Michael Murphy is an American architect and illustrator living in London. Growing up in San Francisco and attending university in the desert states of Arizona and New Mexico before working in Dublin and London, Michael has a singular vision that’s uniquely his own. With the recent release of his London series of Giclee prints, we thought now would be a great time to have a chat with Michael about his art.
Rather than Londonist ascribing our own interpretation of your art, would you please describe your style to our readers who haven't had the pleasure of viewing your work?
The style is my interpretation of traditional architectural illustration with a great attempt to present the potential drama within all good design. The viewpoints are meant to be as cinematic as possible yet as an architect I still have the urge to retain some semblance of reality in terms of perspective and structure. Just can help it, but I think that small dose of reality actually helps the images of the buildings in that it helps the imagination of the views to actually see themselves within the scenes. The actual pieces are high quality giclee prints on watercolour paper. They look absolutely beautiful and I credit the great printers that I use.
Would you consider yourself more of an architect or an illustrator? What's the connection between the two disciplines and how do they influence the other with respect to your work?
Always an architect. It's like joining the priesthood. What the illustrations allow however is to design a structure without the usual constraints of budget, location, and clients. Fantasy architectural illustration has always played a valuable part of the architectural discourse throughout history as it is the one place where ideas can be completely free and the influences can be wholly from one's own creative spirit. Eric Mendelsohn used to sketch in the trenches during World War One and went on to produce some of the finest architecture of the 20th Century.
You've recently released a "London" series of Giclee prints. The images suggest a future as it might have been envisioned about half a century ago, which give the series a nostalgic quality. Care to elaborate on the inspirations behind the series?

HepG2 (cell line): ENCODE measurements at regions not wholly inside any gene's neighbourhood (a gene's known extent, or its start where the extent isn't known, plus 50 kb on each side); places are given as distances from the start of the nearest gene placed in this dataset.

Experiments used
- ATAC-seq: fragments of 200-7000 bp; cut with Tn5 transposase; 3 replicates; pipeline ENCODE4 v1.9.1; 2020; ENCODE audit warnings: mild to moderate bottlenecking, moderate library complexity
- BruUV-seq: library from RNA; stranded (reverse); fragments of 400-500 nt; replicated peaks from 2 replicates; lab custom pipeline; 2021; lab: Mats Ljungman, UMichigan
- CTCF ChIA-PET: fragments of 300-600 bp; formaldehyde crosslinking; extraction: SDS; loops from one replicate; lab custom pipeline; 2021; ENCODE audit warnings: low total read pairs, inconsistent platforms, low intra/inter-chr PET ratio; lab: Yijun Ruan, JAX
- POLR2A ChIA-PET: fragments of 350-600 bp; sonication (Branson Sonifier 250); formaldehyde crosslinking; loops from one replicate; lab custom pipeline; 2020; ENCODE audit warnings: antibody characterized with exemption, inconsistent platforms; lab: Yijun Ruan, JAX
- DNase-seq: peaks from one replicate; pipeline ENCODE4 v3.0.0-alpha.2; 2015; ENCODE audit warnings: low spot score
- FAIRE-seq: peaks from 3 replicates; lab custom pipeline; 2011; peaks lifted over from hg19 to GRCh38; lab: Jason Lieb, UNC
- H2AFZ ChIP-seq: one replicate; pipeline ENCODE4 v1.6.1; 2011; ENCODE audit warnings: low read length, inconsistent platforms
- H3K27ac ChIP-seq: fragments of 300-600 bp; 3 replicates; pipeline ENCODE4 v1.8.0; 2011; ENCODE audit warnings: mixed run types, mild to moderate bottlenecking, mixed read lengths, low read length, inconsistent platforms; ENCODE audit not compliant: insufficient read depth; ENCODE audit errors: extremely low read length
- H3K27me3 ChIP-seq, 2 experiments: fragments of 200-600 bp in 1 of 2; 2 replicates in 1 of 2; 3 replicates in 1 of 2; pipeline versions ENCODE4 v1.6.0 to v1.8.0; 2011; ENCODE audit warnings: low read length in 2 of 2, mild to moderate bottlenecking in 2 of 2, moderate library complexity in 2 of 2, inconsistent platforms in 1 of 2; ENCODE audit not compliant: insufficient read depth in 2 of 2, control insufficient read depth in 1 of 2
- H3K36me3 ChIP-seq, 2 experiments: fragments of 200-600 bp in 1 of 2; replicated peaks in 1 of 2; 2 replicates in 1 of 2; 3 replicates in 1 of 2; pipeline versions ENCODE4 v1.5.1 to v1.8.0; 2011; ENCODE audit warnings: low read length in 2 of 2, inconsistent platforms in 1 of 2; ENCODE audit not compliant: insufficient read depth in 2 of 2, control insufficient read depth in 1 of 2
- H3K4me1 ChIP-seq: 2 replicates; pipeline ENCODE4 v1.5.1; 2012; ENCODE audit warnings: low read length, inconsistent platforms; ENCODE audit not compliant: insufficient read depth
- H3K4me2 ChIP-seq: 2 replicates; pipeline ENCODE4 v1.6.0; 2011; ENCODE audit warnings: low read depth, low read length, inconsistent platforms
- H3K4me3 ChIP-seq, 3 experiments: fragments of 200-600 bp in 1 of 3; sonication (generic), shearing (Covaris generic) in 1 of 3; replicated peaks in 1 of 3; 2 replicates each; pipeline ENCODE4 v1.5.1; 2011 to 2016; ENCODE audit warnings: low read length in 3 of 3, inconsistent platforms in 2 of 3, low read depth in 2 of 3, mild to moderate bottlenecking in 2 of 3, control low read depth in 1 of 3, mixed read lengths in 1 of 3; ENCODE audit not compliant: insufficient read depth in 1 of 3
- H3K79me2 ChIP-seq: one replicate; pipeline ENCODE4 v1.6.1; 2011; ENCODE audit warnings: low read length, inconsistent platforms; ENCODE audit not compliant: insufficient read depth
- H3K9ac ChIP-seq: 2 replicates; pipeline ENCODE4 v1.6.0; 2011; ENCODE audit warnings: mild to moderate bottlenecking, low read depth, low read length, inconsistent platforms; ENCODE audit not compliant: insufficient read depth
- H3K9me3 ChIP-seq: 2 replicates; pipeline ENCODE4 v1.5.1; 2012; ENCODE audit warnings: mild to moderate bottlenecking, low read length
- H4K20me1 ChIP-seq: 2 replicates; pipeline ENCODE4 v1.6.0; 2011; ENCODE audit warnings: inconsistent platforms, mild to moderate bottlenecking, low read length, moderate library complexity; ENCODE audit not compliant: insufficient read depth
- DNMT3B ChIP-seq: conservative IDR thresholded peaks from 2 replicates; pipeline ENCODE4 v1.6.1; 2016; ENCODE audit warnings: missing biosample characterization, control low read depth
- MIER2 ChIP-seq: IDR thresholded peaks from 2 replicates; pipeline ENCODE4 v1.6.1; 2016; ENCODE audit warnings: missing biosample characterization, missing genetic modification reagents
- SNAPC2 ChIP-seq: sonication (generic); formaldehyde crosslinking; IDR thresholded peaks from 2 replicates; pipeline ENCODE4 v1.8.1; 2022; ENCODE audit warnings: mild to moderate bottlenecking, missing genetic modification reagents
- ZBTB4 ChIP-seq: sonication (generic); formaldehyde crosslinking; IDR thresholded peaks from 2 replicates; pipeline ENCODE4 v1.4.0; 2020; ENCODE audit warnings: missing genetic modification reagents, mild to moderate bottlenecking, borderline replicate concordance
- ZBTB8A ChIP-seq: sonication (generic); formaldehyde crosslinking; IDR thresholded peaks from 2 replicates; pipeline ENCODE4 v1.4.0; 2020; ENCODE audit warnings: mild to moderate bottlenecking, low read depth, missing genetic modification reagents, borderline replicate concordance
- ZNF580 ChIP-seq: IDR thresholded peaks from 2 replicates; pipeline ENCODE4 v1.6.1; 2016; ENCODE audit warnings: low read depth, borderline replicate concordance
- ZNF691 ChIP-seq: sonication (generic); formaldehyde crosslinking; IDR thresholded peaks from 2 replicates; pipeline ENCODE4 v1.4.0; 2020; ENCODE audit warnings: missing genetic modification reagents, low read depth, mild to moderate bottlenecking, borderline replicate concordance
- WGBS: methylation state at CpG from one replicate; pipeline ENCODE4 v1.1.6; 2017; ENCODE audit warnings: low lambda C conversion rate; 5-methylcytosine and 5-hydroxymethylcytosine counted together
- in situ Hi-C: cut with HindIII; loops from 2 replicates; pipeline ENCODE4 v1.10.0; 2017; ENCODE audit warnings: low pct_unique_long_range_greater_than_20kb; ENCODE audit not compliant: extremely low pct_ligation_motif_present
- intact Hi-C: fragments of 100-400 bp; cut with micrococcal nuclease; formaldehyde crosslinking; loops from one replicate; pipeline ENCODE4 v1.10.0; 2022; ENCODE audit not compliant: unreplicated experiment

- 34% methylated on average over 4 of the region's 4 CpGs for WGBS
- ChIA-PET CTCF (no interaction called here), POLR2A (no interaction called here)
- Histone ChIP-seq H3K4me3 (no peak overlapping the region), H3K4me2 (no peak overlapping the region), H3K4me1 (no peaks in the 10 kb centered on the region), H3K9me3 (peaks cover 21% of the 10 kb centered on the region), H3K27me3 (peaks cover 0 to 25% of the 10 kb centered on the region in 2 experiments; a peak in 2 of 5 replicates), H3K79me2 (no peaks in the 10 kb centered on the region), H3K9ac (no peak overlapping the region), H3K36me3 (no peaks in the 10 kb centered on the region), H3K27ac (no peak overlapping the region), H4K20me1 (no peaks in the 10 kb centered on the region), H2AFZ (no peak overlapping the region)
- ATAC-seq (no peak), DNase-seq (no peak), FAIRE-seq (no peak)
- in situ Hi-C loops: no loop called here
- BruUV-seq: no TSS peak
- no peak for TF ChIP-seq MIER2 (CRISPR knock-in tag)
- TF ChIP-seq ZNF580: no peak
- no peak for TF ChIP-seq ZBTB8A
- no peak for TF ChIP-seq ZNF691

The goal of the London series, as well as all of the other images, is not merely to try to recreate the ephemera of any particular era but rather to introduce my personal architectural tastes within a slightly out of sync context. What I attempted to do with the London series was to insert an idea that I had for a building within the milieu of what I regard as an exciting aspect of British culture ie Bond's “Thunderball” mini-sub, psychedelia, Vespa scooters, etc. It's all meant to go back and forth in cultural history simultaneously, and certainly favours mid-century design details, which I love.
One of your London prints, entitled "Cocktail before Target Practice", features the silhouette of a helicopter atop a building with the BT Tower in the background and an intense yellow sky. Who's having a cocktail with whom and where?
I really like that one - it's actually probably the darkest one of the entire set. The "sub-reading" behind that was that a military man or MI5 agent was on an assassination assignment (hence the rooftop) and decided to drop in and have a martini before getting on with his wet work. The term "target practice" was used to further enhance the bleakness of it all.
Got a favourite building or architectural feature in London?
The long gone Mondial Building was one of my favourites. Golden Lane high rise next to the Barbican. Lancaster Hotel. Everything by Zaha. I love the 101 too. What's going on here in the commercial sector is some of the best in the world - very brave and confident uses of colour I think.
Any future plans or projects?
I finally decided to put brush and pencil to board and am now working on a series of paintings. Having to relearn long lost architectural presentation techniques is great fun and very rewarding. I'll keep you posted.
View more of Michael’s work at www.supersonic.designinblue.com.
“Cocktail before Target Practice” image appears courtesy of Michael Murphy.